India’s first woman pilot: Sarla Thukral celebrated with a doodle

8th August, Sunday is the 107th birth anniversary of the first woman who rose fearlessly into the sky and piloted an aircraft. Sarla Thukral was the first woman to break the norms of society and step into the cockpit of a small double-winged plane just at the age of 21 in a traditional saree. In honor of the first woman pilot, search engine giant, Google dedicated its temporary homepage logo to her. The logo was a doodle that recreated the iconic image of the trailblazer, sitting in the cockpit wearing a saree. This high-flying doodle was illustrated via the guest artist Vrinda Zaveri.

Now speaking of Sarla Thukral, she was born on 8th August 1914 in Delhi, British India. Later on, she moved to Lahore which in the present day is now in Pakistan. Other than being a pilot, she was also an entrepreneur and a designer. Thukral was enrolled as a student of the Lahore Flying Club. She was the first Indian woman to receive her A license by completing 1000 hours of flight time. However, World War 2 put a stop to all her preparations of being a commercial pilot and fly planes in the outer world. After that, left with no other choice, she started studying fine art and painting at Lahore’s Mayo School of Arts which is now the National College of Arts. After that, she moved back to Delhi where she built a successful career for herself in jewellery and clothes designing. She also continued her painting, not as an occupation, but as a passion.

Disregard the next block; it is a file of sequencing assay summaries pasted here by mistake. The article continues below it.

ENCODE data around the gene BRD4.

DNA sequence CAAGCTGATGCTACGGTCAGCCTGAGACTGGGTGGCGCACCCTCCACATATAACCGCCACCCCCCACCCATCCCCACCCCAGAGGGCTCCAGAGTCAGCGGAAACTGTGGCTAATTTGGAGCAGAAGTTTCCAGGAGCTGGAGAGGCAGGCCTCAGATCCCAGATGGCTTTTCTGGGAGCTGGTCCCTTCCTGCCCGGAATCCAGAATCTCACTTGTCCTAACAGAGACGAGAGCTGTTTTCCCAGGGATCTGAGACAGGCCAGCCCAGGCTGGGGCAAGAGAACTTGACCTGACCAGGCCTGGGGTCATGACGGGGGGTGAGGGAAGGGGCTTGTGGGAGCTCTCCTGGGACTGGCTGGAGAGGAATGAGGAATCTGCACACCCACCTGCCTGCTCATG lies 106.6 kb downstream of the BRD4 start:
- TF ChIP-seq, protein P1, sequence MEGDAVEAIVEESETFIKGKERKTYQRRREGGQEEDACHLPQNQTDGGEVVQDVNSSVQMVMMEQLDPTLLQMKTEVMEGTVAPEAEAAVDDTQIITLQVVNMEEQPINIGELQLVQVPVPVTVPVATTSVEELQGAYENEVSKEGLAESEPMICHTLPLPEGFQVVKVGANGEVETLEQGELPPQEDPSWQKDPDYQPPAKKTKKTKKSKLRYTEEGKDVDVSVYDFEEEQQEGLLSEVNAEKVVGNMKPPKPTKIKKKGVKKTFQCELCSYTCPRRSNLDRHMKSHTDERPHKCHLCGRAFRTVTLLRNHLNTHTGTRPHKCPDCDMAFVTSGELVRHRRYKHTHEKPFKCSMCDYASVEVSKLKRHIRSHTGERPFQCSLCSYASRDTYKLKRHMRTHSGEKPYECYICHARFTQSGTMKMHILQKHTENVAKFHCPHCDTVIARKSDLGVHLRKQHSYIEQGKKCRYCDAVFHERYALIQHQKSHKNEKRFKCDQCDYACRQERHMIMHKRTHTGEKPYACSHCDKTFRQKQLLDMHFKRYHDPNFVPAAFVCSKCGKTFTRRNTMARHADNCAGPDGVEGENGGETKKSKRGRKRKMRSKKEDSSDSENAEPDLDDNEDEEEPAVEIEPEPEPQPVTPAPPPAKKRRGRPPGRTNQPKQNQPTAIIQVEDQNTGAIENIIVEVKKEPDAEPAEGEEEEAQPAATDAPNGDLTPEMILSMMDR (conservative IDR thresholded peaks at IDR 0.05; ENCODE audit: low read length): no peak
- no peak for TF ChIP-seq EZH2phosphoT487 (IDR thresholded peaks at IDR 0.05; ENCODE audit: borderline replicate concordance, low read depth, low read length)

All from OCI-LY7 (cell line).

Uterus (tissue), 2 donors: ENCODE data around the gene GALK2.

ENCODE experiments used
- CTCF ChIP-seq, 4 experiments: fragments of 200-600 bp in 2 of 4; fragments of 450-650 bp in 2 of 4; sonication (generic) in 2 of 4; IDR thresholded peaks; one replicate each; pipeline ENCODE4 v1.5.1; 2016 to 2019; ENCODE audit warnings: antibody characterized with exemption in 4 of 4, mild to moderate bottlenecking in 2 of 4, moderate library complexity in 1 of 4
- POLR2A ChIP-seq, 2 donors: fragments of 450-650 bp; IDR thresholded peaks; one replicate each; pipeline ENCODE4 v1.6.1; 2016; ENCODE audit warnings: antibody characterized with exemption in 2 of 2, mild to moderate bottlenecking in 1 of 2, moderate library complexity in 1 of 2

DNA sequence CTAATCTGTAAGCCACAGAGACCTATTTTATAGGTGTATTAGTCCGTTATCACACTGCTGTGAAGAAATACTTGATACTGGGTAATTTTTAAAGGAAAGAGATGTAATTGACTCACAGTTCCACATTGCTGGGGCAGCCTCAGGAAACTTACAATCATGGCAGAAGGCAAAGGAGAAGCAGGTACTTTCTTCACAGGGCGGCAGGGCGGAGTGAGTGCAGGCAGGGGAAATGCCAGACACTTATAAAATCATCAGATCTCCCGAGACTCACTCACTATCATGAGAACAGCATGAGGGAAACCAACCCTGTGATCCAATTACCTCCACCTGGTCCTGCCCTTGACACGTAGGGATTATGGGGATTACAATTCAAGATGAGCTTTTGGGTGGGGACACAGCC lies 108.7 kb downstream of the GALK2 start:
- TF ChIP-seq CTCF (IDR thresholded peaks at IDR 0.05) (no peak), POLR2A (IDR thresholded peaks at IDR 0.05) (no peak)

Thukral was married way early. Her husband hailed from a family of fliers. Thukral was very much intrigued by them and followed their footsteps by starting to train as a pilot herself. Just at the mere age of 21, she dressed in a traditional saree and stepped into the cockpit for her first solo flight. As soon as she lifted the crate into the sky, she made history and fulfilled all the dreams of all the girls in India who dared not to have any ambition in flying. After this fabulous incident, newspapers published this and broke the stereotype that the skies were only the province of men.

Google said in a statement, “We planned to run this same doodle honoring Sarla Thukral in India last year. However, when the tragic plane crash occurred in Kerela, we withheld the doodle out of respect to the event and relief effort. Though we do not usually run doodles more than once, Thukral left such a lasting legacy for women in aviation that we decided to run the doodle this year in honor of her 107th birthday.” Thukral’s high-end achievements “have paved the way for generations of Indian women to turn their dreams of flight into reality,” Google further explained while elaborating on the doodle.

One Comment

Leave a Reply